I think what I find most depressing is that a new generation of kids are going to have the rock canon shoved down their throats. That they will implicitly be told (as my generation was) that the music of previous generations is superior to what they and their own peers are doing. Maybe what I object to isn’t “Rock Band” itself, but that it really might “save Rock”. I’m not putting down that music (come to our house, and you’ll hear most of the major old school rock icons), but the idea of “classic rock” needs to die. The music is strong enough to survive without a reactionary ideology and undue reverence.

Just at a moment when digital media promises to open up what music gets heard and how, it appears the money players might have found a way to reapply their chokehold. I should have seen it coming.

About Brian

I am a Strategist and Discoordinator with UBC's Centre for Teaching, Learning and Technology. My main blogging space is Abject Learning, and I sporadically update a short bio with publications and presentations over there as well...
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9 Responses to Uninformed commentary is the best kind, no?

  1. Jared Stein says:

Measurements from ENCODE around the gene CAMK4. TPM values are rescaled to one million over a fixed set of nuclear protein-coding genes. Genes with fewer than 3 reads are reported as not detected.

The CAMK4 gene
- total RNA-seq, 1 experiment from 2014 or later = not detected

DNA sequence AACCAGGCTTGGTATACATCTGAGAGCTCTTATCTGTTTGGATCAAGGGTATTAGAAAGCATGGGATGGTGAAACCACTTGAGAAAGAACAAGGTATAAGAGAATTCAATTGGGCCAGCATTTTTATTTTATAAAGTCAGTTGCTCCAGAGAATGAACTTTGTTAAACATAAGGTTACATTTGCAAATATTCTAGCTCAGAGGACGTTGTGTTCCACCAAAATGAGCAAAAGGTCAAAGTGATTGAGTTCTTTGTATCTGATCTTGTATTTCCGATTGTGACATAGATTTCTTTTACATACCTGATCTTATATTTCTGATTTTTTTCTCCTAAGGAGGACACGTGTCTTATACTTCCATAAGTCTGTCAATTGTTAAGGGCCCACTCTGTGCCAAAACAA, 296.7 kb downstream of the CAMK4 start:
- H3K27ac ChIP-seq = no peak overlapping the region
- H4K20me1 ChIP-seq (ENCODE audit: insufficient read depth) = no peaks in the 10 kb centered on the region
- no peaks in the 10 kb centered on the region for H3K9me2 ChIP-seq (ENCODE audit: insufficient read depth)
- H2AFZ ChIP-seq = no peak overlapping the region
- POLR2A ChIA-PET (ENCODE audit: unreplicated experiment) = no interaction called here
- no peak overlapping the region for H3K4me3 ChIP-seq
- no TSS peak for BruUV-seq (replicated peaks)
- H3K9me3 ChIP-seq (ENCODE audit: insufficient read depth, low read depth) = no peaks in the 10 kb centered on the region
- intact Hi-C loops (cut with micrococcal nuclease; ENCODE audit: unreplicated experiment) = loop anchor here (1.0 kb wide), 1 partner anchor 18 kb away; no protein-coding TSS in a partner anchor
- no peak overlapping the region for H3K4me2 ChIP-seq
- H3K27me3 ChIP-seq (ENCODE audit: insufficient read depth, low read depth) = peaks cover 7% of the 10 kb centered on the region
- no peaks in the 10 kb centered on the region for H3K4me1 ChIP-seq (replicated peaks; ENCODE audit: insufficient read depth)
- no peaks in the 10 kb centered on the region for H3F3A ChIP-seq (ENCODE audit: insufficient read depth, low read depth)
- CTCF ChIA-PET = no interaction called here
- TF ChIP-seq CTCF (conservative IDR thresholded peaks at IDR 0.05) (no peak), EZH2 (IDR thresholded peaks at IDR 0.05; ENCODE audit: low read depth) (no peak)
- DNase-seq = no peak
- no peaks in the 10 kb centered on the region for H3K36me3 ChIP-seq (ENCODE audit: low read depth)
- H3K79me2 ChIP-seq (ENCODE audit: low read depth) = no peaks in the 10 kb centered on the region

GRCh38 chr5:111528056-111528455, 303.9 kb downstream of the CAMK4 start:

1-2-3 nailed.

  2. Scott Leslie says:

    None of these points are ‘wrong’ and they all resonate with me, but I would also urge you to actually give either ‘Rock Band’ or ‘Guitar Hero’ a try, if only because in my own experience it offers an interesting opportunity to reflect more deeply on things like games, fun and learning, alternative interfaces, the ‘experience’ of ‘togetherness’ in music… & probably lots more things. I’ve only played them a couple of times myself, and I can tell you they ain’t nothing like the real thing and won’t stop me from practicing and jamming, no matter how badly I sound, but I did find it a learning experience to try them. And you can always hack them into midi controllers and rock out 😉

  3. Jim says:

    I love point three, it’s a nice way to look at the hallowed idea of rock as purely a marketing device to find new marketing licenses. I wonder if rather than “saving rock” it will have the opposite effect by making it for too packaged and it’s ubiquity annoying. I know that’s my problem with classic rock, it’s been pushed down my throat o radio stations everywhere I have ever lived, and the disc jockey’s are always so annoying: “GET THE LED OUT!” and cheap puns like that, it made me tire of the whole genre despite the fact their is some amazing stuff there.

  4. A friend of mine helped design Guitar Hero, and told me that apparently sales of _real_ guitars has skyrocketed as the game became popular. It’s more of a gateway drug than a replacement. Not everyone will learn to play a real guitar, but they can learn some real appreciation, and quasi-pseudo-fake-karaoke “skills” that might lead them down the road to picking up a real axe one day. If nothing else, it’s exposing people to music they wouldn’t normally hear – how many teenagers would _choose_ to listen to a Jimi Hendrix song a few dozen times? But, they learn some appreciation of different genres etc… Nobody that plays Guitar Hero or Rock Band thinks they can really play a _real_ instrument. It’s about fun, not craft.